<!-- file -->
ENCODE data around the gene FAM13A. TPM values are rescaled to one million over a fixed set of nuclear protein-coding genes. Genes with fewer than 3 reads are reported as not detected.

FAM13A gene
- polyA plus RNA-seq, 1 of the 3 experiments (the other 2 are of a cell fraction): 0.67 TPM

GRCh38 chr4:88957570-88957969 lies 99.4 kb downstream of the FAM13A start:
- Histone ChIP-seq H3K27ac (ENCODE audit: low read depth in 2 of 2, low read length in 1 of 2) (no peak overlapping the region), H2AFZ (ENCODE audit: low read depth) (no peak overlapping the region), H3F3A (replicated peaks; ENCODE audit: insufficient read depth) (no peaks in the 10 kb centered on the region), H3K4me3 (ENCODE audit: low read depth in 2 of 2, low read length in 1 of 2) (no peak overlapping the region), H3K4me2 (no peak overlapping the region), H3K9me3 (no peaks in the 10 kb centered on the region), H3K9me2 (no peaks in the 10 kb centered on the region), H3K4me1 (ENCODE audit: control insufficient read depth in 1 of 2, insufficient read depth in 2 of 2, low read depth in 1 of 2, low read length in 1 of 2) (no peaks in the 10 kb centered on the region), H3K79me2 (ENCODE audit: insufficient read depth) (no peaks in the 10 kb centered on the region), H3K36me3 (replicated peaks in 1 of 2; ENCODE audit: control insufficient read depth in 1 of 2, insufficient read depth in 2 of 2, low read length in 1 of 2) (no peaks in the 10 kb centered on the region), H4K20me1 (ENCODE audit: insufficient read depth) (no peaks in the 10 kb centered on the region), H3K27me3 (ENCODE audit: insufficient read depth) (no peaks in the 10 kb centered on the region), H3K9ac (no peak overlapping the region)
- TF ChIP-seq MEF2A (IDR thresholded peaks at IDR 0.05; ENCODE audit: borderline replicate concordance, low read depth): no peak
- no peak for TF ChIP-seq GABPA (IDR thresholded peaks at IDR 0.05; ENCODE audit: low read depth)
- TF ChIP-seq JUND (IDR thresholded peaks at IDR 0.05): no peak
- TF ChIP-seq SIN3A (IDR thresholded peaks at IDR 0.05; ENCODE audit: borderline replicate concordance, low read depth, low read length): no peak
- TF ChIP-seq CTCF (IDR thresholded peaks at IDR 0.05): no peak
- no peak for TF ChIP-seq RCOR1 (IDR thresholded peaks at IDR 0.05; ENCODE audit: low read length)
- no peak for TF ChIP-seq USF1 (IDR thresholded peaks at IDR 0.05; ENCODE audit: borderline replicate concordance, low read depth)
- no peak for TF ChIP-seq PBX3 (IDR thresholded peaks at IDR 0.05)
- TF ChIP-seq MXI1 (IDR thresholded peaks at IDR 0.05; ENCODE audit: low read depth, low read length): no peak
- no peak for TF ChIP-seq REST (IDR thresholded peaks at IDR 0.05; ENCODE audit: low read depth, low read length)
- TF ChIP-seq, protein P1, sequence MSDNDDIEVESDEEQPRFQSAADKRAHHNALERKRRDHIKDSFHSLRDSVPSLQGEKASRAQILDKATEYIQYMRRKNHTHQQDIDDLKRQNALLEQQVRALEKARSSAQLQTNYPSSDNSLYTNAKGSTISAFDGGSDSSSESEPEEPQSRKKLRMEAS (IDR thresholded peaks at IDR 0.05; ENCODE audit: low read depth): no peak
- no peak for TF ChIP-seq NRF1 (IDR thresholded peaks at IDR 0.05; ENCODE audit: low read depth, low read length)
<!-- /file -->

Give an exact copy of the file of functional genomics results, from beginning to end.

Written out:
ENCODE data around the gene FAM13A. TPM values are rescaled to one million over a fixed set of nuclear protein-coding genes. Genes with fewer than 3 reads are reported as not detected.

FAM13A gene
- polyA plus RNA-seq, 1 of the 3 experiments (the other 2 are of a cell fraction): 0.67 TPM

GRCh38 chr4:88957570-88957969 lies 99.4 kb downstream of the FAM13A start:
- Histone ChIP-seq H3K27ac (ENCODE audit: low read depth in 2 of 2, low read length in 1 of 2) (no peak overlapping the region), H2AFZ (ENCODE audit: low read depth) (no peak overlapping the region), H3F3A (replicated peaks; ENCODE audit: insufficient read depth) (no peaks in the 10 kb centered on the region), H3K4me3 (ENCODE audit: low read depth in 2 of 2, low read length in 1 of 2) (no peak overlapping the region), H3K4me2 (no peak overlapping the region), H3K9me3 (no peaks in the 10 kb centered on the region), H3K9me2 (no peaks in the 10 kb centered on the region), H3K4me1 (ENCODE audit: control insufficient read depth in 1 of 2, insufficient read depth in 2 of 2, low read depth in 1 of 2, low read length in 1 of 2) (no peaks in the 10 kb centered on the region), H3K79me2 (ENCODE audit: insufficient read depth) (no peaks in the 10 kb centered on the region), H3K36me3 (replicated peaks in 1 of 2; ENCODE audit: control insufficient read depth in 1 of 2, insufficient read depth in 2 of 2, low read length in 1 of 2) (no peaks in the 10 kb centered on the region), H4K20me1 (ENCODE audit: insufficient read depth) (no peaks in the 10 kb centered on the region), H3K27me3 (ENCODE audit: insufficient read depth) (no peaks in the 10 kb centered on the region), H3K9ac (no peak overlapping the region)
- TF ChIP-seq MEF2A (IDR thresholded peaks at IDR 0.05; ENCODE audit: borderline replicate concordance, low read depth): no peak
- no peak for TF ChIP-seq GABPA (IDR thresholded peaks at IDR 0.05; ENCODE audit: low read depth)
- TF ChIP-seq JUND (IDR thresholded peaks at IDR 0.05): no peak
- TF ChIP-seq SIN3A (IDR thresholded peaks at IDR 0.05; ENCODE audit: borderline replicate concordance, low read depth, low read length): no peak
- TF ChIP-seq CTCF (IDR thresholded peaks at IDR 0.05): no peak
- no peak for TF ChIP-seq RCOR1 (IDR thresholded peaks at IDR 0.05; ENCODE audit: low read length)
- no peak for TF ChIP-seq USF1 (IDR thresholded peaks at IDR 0.05; ENCODE audit: borderline replicate concordance, low read depth)
- no peak for TF ChIP-seq PBX3 (IDR thresholded peaks at IDR 0.05)
- TF ChIP-seq MXI1 (IDR thresholded peaks at IDR 0.05; ENCODE audit: low read depth, low read length): no peak
- no peak for TF ChIP-seq REST (IDR thresholded peaks at IDR 0.05; ENCODE audit: low read depth, low read length)
- TF ChIP-seq, protein P1, sequence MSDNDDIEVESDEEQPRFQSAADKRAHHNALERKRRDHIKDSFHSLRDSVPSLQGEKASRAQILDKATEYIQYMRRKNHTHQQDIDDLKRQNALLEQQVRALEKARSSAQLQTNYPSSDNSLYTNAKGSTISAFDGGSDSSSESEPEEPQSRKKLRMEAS (IDR thresholded peaks at IDR 0.05; ENCODE audit: low read depth): no peak
- no peak for TF ChIP-seq NRF1 (IDR thresholded peaks at IDR 0.05; ENCODE audit: low read depth, low read length)